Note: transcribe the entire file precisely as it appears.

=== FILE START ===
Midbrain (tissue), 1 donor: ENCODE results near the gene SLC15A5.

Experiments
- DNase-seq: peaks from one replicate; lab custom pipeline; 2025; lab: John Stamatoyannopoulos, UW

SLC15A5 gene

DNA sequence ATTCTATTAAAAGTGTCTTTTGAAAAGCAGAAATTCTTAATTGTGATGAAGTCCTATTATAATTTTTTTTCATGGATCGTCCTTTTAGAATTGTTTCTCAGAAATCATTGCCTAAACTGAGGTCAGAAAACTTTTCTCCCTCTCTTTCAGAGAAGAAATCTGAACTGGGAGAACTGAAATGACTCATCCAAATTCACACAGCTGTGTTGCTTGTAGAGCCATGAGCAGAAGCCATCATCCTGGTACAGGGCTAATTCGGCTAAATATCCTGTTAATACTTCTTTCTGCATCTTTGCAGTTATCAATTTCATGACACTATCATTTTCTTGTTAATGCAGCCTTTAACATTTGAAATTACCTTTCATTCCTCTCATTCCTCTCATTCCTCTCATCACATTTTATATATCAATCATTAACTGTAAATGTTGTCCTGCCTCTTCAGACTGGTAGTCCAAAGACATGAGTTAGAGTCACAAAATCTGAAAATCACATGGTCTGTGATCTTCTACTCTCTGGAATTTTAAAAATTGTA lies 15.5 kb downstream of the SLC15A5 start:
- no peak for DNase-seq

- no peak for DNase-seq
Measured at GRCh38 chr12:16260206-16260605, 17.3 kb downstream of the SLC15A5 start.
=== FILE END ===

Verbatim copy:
Midbrain (tissue), 1 donor: ENCODE results near the gene SLC15A5.

Experiments
- DNase-seq: peaks from one replicate; lab custom pipeline; 2025; lab: John Stamatoyannopoulos, UW

SLC15A5 gene

DNA sequence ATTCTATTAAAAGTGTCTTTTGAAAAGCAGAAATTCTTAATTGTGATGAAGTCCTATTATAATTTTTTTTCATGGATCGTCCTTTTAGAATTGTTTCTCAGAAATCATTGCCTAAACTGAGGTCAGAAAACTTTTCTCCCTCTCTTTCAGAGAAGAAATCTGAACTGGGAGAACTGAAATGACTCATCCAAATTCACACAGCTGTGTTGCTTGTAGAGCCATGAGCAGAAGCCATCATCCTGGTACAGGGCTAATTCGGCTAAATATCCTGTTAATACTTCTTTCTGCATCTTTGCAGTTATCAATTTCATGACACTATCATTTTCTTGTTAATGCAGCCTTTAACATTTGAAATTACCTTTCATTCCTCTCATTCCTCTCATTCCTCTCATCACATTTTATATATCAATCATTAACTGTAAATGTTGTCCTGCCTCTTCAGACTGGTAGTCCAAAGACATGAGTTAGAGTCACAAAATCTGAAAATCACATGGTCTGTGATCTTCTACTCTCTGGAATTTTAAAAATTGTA lies 15.5 kb downstream of the SLC15A5 start:
- no peak for DNase-seq

- no peak for DNase-seq
Measured at GRCh38 chr12:16260206-16260605, 17.3 kb downstream of the SLC15A5 start.